Population Matters aims to achieve a sustainable future in which all humans and animals can thrive. In order to achieve that, people must take action to address not just total population size but consumption too. While birth rates are comparatively low in most high income countries, on average people in those countries consume at rates which are simply unsustainable. For that reason, Population Matters advocates sustainable lifestyles, backs the use of technologies and policies which reduce our impact and supports progress towards global and environmental justice. Action to address the international problem of population doesn’t mean we don’t have to look in the mirror and make significant changes to the way we live as individuals, or to the systems which preserve global inequality.

We also, and most importantly, advocate for smaller family sizes, including in the richer parts of the world, which immediately and effectively contribute to reduced consumption by reducing the number of new consumers.


Concerns about population do not simply focus on people in low income countries with high population growth, while allowing people in rich countries with low population growth off the hook. All countries have a responsibility to bring population to sustainable levels.

Population growth is very low in many richer nations (and in some cases is reversing) but that does not mean that population isn’t a problem. People in those countries have a disproportionate impact on the planet: a person born in the UK will produce 11 times more consumption carbon emissions per year than one born in Nigeria, for example. That means that fewer people being born in the rich world has the most immediate and positive impact on our environment, climate and sustainability.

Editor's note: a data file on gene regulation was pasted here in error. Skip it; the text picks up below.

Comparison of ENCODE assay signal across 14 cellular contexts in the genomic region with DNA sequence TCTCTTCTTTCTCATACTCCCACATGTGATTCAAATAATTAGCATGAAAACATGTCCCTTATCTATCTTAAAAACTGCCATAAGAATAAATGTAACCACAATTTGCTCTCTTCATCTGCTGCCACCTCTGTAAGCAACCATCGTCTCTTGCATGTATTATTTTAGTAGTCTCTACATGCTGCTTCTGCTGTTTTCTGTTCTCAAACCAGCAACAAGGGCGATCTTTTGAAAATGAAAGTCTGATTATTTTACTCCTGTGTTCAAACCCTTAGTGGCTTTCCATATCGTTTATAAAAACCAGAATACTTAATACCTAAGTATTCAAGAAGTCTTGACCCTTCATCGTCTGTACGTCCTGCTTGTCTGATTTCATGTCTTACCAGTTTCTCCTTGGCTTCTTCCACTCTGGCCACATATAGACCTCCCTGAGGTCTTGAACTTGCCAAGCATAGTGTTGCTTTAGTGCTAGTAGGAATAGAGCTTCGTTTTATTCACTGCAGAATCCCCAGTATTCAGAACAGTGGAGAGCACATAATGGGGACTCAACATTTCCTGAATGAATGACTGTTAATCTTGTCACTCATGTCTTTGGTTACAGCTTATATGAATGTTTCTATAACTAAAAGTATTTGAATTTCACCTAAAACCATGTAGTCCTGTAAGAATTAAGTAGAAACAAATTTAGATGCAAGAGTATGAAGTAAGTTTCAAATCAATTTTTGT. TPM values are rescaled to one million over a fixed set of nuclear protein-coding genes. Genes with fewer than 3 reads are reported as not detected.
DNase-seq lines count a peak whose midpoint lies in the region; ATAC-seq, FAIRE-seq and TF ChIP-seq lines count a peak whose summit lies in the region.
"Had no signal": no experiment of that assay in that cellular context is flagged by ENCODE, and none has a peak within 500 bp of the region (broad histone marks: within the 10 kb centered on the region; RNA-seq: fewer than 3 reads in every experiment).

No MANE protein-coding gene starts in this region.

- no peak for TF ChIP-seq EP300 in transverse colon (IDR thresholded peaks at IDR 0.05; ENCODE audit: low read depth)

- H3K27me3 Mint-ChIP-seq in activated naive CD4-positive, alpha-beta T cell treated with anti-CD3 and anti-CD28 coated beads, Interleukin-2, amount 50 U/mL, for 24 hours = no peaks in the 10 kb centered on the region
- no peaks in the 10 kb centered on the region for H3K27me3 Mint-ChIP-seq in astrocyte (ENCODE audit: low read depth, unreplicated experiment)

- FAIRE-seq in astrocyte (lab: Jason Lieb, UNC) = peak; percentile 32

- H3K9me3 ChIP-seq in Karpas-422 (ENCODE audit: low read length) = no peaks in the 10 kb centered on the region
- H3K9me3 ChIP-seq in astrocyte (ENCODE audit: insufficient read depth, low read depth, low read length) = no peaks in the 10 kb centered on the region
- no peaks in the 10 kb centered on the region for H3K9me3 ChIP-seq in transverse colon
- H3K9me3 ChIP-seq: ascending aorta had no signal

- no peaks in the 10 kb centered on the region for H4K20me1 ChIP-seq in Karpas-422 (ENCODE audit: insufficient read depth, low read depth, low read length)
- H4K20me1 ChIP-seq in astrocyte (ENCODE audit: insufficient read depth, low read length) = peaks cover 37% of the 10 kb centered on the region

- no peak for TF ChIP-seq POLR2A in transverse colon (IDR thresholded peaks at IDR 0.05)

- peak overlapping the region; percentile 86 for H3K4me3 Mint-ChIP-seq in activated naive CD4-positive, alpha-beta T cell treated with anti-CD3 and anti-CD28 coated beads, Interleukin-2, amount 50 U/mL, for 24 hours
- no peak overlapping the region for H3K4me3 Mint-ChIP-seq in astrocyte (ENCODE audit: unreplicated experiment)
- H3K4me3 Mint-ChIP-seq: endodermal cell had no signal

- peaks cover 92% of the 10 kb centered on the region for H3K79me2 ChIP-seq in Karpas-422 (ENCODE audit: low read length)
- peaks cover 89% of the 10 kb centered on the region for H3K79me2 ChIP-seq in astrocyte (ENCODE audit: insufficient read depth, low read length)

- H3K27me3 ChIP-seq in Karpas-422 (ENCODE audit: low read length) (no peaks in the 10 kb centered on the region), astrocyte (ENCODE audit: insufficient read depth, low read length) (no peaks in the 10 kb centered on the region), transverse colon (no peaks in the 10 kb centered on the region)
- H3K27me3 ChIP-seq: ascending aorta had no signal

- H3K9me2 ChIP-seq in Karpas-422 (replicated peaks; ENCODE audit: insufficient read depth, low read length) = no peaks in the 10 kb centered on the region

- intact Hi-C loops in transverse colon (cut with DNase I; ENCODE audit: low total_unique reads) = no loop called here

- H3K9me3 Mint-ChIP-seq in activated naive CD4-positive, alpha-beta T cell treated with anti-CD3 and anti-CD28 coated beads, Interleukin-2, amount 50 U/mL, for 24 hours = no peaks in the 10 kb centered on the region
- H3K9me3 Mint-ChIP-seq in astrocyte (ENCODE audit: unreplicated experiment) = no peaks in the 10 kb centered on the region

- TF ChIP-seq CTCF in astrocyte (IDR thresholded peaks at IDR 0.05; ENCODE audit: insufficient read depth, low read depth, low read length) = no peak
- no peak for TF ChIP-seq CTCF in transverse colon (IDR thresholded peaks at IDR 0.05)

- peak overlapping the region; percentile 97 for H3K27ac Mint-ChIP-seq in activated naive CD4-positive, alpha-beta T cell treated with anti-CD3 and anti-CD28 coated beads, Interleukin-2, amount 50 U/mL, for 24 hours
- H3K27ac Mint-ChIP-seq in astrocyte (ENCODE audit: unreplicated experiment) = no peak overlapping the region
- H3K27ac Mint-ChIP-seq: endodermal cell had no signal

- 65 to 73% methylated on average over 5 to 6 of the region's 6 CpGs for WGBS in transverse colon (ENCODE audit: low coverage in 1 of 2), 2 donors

The over-consumption of a wealthy minority is fuelling the climate crisis and putting the planet in peril.”

Danny Sriskandarajah, Oxfam

People in the Global South do not consume at the same unsustainable levels as the rich at present, and indeed many of their citizens still live in dire poverty. A significant contributor to that poverty is the historical and current actions of rich countries, including the legacies of slavery and colonialism, and unfair and exploitative trade and political relationships.

People in low income countries have an absolute and non-negotiable right to economic development. Among other challenges, high population growth and large families make it more difficult to escape poverty. At the same time, in many of these countries, people are unable to access or freely use modern family planning. Empowering people to choose smaller families if they wish to is essential to achieving the global Sustainable Development Goals and ensure that in a world in which fewer people are poor, there are enough resources for all in the future.